Shadow Inventory – What Is It and What Does It Mean For Selling Your House?

Posted on April 4, 2011


“Shadow inventory” – homes that are soon to hit the market (because of foreclosure) or where mortgage payments are 90 days or more delinquent.” Definition from a Christian Science Monitor article.

“Shadow inventory is expected to last 51 months in New Jersey, 32 months in Utah and 38 months in New Mexico.” see here.

“A state-by-state breakdown of “shadow inventory” suggests that while Nevada, Arizona and California have the highest foreclosure rates in the nation, buyers will clear those properties from the market at a faster rate than in most other states.

The analysis, by National Association of Realtors Research Economist Selma Hepp, shows the impact of shadow inventory is likely to linger for much longer in states like New York, New Jersey, Florida, Illinois and Washington, where distressed properties make up a smaller percentage of sales.”. See for article.

“It could be a case of hope springs eternal, but may also be a result of less foreclosure inventory on the market and a strong gain in total employment in March.

The reduction in supply is largely due to the legal foreclosure problems the banks are having now for scr#wing the mortgage pooch in the first place, but the shadow inventory is still out there. The clock is ticking. The question is whether the lenders will be able to clear up the legal issues faster than the properties become functionally obsolete due to neglect or vandalism. Total obsolescence occurs when the repair costs and legal costs are greater than what can be recovered in a sale. Bad for the lender and the financial system in the short run, but good for the market in the long run.” Interesting blog at This blogger has the best and most nuanced look at the effect of the shadow inventory on the overall housing market. It would be worth it to read the entire post. He’s a bit of a wild-eyed blogger, but the analysis is sound.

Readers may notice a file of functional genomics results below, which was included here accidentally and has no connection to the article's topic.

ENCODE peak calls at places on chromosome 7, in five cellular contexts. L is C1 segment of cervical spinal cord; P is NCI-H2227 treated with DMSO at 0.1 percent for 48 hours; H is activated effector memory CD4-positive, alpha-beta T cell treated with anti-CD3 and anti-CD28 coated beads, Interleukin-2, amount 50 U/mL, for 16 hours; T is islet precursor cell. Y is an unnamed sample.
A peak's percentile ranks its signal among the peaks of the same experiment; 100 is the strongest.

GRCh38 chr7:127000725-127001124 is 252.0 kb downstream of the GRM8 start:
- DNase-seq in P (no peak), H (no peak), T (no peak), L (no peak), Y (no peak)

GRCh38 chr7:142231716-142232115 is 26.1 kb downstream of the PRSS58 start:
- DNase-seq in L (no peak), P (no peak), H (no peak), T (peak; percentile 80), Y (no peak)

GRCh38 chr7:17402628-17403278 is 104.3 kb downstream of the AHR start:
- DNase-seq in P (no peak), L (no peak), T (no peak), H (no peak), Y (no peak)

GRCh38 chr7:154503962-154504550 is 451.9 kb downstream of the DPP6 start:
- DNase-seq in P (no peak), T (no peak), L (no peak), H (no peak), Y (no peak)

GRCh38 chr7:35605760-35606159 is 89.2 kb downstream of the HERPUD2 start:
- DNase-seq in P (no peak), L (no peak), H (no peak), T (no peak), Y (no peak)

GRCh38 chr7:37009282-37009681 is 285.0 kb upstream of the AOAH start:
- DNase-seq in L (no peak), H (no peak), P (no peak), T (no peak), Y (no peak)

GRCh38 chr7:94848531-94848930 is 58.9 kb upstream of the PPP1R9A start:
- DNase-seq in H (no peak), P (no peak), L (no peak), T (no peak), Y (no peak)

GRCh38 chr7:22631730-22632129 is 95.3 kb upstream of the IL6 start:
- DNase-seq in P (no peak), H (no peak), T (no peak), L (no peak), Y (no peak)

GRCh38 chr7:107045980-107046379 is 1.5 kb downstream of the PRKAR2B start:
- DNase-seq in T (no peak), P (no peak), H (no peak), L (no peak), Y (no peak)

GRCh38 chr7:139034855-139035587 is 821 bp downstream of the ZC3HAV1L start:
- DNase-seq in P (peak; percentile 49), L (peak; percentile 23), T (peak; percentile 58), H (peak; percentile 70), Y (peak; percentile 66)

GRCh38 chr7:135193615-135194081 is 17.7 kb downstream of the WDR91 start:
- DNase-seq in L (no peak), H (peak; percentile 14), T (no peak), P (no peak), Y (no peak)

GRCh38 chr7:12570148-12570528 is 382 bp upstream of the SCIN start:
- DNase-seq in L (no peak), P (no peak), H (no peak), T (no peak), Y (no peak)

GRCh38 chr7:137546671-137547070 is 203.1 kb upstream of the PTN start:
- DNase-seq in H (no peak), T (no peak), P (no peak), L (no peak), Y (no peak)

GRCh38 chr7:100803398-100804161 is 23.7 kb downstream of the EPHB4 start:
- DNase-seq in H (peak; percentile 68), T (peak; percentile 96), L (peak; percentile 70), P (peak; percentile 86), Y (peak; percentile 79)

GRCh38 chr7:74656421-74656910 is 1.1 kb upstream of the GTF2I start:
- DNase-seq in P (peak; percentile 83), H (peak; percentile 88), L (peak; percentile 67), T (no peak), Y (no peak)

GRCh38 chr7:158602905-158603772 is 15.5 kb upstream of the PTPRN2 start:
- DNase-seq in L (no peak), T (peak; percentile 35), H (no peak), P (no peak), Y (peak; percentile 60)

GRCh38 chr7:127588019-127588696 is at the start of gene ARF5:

From what we’ve seen so far, shadow inventory means “mortgages in trouble.” That’s not quite the same thing as “houses ready for sale.” With over 200,000 jobs created last month, increased employment prospects will do more to chip away at the shadow inventory than any government program. Minyan raises a good point about the rising costs to the mortgage companies of foreclosure. And a good thing, too. Now with their conduct coming to light, there will be financial costs to mortgage company sloppiness in foreclosure practices.

Of course, the idea of a large shadow inventory will loom in the minds of real-estate professionals as they try to guess the true market value of a home. It will cause them to underestimate it’s value, and the values in the marketplace overall.

Just remember, “shadow inventory” is speculative. No one knows how many of those distressed mortgages will eventually get to the market. Economic conditions are changing and that will effect the turnover from shadow inventory to actual inventory. And so will those Attorney General lawsuits.